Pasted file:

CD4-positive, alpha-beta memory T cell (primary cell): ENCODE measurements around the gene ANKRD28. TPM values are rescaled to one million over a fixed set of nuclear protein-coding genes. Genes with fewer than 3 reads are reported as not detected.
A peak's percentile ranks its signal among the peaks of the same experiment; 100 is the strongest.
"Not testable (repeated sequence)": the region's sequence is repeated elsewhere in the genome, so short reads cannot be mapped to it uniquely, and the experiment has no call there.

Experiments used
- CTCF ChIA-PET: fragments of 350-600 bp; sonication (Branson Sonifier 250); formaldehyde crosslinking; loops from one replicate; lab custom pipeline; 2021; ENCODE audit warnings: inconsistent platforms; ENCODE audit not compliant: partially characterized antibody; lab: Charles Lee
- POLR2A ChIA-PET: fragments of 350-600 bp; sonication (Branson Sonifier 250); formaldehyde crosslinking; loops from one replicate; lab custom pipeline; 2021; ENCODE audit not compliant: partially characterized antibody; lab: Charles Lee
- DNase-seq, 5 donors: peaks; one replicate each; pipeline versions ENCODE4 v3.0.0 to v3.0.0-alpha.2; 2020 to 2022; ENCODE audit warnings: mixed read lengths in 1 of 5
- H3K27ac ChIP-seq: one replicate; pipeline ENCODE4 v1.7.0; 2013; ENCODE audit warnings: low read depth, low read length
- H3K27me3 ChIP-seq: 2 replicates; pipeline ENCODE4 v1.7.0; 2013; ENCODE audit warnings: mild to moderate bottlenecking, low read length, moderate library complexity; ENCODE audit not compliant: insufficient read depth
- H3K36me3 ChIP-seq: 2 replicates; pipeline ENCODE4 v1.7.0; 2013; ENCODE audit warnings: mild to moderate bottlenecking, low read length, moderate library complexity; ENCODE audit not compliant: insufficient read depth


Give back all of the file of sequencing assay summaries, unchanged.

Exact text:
CD4-positive, alpha-beta memory T cell (primary cell): ENCODE measurements around the gene ANKRD28. TPM values are rescaled to one million over a fixed set of nuclear protein-coding genes. Genes with fewer than 3 reads are reported as not detected.
A peak's percentile ranks its signal among the peaks of the same experiment; 100 is the strongest.
"Not testable (repeated sequence)": the region's sequence is repeated elsewhere in the genome, so short reads cannot be mapped to it uniquely, and the experiment has no call there.

Experiments used
- CTCF ChIA-PET: fragments of 350-600 bp; sonication (Branson Sonifier 250); formaldehyde crosslinking; loops from one replicate; lab custom pipeline; 2021; ENCODE audit warnings: inconsistent platforms; ENCODE audit not compliant: partially characterized antibody; lab: Charles Lee
- POLR2A ChIA-PET: fragments of 350-600 bp; sonication (Branson Sonifier 250); formaldehyde crosslinking; loops from one replicate; lab custom pipeline; 2021; ENCODE audit not compliant: partially characterized antibody; lab: Charles Lee
- DNase-seq, 5 donors: peaks; one replicate each; pipeline versions ENCODE4 v3.0.0 to v3.0.0-alpha.2; 2020 to 2022; ENCODE audit warnings: mixed read lengths in 1 of 5
- H3K27ac ChIP-seq: one replicate; pipeline ENCODE4 v1.7.0; 2013; ENCODE audit warnings: low read depth, low read length
- H3K27me3 ChIP-seq: 2 replicates; pipeline ENCODE4 v1.7.0; 2013; ENCODE audit warnings: mild to moderate bottlenecking, low read length, moderate library complexity; ENCODE audit not compliant: insufficient read depth
- H3K36me3 ChIP-seq: 2 replicates; pipeline ENCODE4 v1.7.0; 2013; ENCODE audit warnings: mild to moderate bottlenecking, low read length, moderate library complexity; ENCODE audit not compliant: insufficient read depth